It’s A Wonderful Life is a heartwarming classic film — but it now seems to have wrecked our economy. Whoops!
Portfolio is taking another look at It’s a Wonderful Life and they’re wondering if the villain of the film — the cold sensible businessman, Mr. Potter, was right all along.
To figure out the answer, let’s take a look at the scene in which George Bailey and the leaders of the town, including Mr. Potter, discuss the fate of the Savings and Loan started by George’s father, Peter.
In it, Mr. Potter questions a loan given to a taxi driver to build a house. Mr. Potter says the bank turned down the loan because the taxi driver could not afford the house that he wanted to build — but the Savings and Loan approved it. He wants to know why. George Bailey defends the loan — saying that he inspected the man’s finances and could vouch for his character. Mr. Potter believes that loans should not be given out on the basis of character.
Mr. Potter: Friend of yours?
Mr. Potter: You see? If you shoot pool with some employee here, you can come and borrow money. What does that get us? A discontented, lazy rabble instead of a thrifty working class. And all because a few starry-eyed dreamers like Peter Bailey stir them up and fill their heads with a lot of impossible ideas. Now, I say…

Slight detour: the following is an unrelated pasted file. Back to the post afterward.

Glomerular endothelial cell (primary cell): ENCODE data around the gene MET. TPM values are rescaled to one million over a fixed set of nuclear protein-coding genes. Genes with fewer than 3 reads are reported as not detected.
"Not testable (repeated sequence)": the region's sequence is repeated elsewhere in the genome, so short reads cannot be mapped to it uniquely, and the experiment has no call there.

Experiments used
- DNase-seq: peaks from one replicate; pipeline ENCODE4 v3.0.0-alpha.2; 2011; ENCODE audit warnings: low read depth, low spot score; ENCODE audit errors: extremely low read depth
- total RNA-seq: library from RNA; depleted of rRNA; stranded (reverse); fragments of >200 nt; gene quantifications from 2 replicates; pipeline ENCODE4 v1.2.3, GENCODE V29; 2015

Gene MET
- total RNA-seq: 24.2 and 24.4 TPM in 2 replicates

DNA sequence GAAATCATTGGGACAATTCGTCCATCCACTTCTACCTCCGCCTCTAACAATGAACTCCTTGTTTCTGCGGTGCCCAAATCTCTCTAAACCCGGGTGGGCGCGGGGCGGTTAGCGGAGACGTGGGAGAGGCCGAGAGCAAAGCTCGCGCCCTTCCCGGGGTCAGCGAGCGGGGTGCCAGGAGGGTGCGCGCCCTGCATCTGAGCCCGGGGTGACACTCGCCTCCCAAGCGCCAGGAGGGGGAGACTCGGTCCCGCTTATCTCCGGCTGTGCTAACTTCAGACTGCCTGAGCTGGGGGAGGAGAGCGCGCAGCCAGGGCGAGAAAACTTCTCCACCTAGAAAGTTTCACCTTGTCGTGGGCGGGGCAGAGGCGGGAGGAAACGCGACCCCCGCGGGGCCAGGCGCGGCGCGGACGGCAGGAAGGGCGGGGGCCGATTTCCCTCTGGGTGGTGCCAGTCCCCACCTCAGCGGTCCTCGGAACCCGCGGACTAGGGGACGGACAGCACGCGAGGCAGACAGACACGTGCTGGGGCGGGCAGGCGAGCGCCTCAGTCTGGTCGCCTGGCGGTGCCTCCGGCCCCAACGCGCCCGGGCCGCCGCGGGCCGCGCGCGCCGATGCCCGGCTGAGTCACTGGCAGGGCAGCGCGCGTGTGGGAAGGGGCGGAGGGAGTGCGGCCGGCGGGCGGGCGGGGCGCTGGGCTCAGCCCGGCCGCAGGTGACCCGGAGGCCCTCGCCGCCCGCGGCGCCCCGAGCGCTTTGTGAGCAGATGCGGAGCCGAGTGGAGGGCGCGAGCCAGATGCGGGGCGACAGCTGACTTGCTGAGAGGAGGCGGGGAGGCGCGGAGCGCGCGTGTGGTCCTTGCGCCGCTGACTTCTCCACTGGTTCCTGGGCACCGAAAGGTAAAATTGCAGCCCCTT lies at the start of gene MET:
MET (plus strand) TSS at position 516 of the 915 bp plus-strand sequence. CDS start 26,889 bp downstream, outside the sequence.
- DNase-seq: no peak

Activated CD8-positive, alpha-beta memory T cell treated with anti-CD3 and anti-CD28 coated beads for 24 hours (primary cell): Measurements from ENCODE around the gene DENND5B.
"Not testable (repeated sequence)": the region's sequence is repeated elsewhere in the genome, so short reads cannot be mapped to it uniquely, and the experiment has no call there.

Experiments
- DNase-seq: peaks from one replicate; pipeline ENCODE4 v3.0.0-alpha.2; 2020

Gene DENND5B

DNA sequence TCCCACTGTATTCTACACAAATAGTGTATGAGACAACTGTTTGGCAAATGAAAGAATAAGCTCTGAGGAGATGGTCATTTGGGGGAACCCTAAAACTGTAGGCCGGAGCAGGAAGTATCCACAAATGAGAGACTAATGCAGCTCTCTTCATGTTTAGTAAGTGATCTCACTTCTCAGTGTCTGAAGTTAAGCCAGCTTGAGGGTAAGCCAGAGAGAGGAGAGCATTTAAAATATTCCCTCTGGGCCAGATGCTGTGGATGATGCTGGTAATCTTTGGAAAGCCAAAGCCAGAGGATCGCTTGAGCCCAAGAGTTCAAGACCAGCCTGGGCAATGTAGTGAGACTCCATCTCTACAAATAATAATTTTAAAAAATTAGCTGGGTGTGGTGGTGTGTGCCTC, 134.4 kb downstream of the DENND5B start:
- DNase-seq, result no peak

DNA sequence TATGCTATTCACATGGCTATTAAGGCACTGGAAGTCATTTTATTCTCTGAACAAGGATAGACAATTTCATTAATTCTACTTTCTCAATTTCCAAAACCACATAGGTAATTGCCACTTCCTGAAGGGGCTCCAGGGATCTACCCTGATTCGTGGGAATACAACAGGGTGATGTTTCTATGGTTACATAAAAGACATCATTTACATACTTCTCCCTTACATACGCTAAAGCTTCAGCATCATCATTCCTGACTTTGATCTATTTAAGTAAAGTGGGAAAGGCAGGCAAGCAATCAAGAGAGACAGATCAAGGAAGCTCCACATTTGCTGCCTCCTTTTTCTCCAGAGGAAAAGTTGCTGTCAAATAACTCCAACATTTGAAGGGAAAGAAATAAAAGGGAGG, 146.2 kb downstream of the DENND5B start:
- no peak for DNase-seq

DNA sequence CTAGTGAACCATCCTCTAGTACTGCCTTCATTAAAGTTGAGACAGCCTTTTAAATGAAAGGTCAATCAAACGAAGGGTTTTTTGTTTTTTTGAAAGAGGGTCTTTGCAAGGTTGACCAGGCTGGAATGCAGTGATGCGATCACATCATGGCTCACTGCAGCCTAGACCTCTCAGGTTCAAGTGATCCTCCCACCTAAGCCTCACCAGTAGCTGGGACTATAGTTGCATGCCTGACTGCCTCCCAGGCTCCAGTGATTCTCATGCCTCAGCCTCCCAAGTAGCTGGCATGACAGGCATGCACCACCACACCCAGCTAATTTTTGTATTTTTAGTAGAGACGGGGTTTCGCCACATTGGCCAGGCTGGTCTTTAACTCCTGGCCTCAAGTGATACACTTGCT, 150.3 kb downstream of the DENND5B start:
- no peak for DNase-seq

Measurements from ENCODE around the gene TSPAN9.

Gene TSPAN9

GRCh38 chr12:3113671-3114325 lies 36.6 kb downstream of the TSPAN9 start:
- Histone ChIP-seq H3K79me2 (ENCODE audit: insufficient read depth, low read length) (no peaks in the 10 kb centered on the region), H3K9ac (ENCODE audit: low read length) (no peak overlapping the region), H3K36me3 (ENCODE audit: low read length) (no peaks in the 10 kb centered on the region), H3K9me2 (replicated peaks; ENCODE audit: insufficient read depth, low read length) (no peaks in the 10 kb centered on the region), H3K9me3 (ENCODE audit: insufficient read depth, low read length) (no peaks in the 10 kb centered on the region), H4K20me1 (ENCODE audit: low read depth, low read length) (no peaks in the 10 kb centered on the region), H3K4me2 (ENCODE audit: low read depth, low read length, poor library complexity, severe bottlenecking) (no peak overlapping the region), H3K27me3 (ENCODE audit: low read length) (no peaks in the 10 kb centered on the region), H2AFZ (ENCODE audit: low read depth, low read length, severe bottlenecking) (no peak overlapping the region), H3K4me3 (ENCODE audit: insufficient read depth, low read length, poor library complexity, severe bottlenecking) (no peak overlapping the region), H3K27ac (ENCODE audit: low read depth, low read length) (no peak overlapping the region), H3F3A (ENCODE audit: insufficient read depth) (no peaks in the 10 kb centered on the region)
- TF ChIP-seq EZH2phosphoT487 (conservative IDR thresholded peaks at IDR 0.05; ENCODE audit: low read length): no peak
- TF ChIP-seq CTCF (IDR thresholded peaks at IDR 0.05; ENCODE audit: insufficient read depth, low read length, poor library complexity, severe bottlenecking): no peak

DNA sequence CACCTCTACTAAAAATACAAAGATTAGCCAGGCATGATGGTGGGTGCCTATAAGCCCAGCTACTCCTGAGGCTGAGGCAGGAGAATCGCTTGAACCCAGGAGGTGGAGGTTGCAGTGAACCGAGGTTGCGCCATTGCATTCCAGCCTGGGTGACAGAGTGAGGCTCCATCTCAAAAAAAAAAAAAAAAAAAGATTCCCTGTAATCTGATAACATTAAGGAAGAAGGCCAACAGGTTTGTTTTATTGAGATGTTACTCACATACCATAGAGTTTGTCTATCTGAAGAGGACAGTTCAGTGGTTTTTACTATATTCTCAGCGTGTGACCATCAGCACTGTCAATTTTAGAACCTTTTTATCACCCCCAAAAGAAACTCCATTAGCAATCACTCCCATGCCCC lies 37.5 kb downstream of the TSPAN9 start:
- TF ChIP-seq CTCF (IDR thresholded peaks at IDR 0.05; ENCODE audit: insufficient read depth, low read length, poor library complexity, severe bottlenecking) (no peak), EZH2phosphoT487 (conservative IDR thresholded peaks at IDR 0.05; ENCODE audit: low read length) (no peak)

Bailey goes on to defend his father’s good intentions and explain that his father never made any money off these ill-advised loans, but that he did help people get out of slums. Then…
Bailey: … What did you say a moment ago? That people should wait and save their money before they even thought of a decent home? Wait? Wait for what? Until their children grow up and leave them? Until they’re so old and broken down that… do you know how long it takes a working man to save $5,000?
Portfolio says that they aren’t comparing idealistic George Bailey to Angelo Mozilo — but they are looking a little kinder on poor mean old Mr. Potter:
But consider this: Perhaps Mr. Potter wasn’t just a heartless Scrooge. Perhaps Mr. Potter, in the absence of sufficient regulatory oversight, was the one voice of sanity keeping the good people of Bedford Falls from over-leveraging themselves.
Perhaps, if we had all taken Mr. Potter a little bit more seriously, we wouldn’t be in this mess to begin with.
George Bailey, Subprime Lender [Portfolio]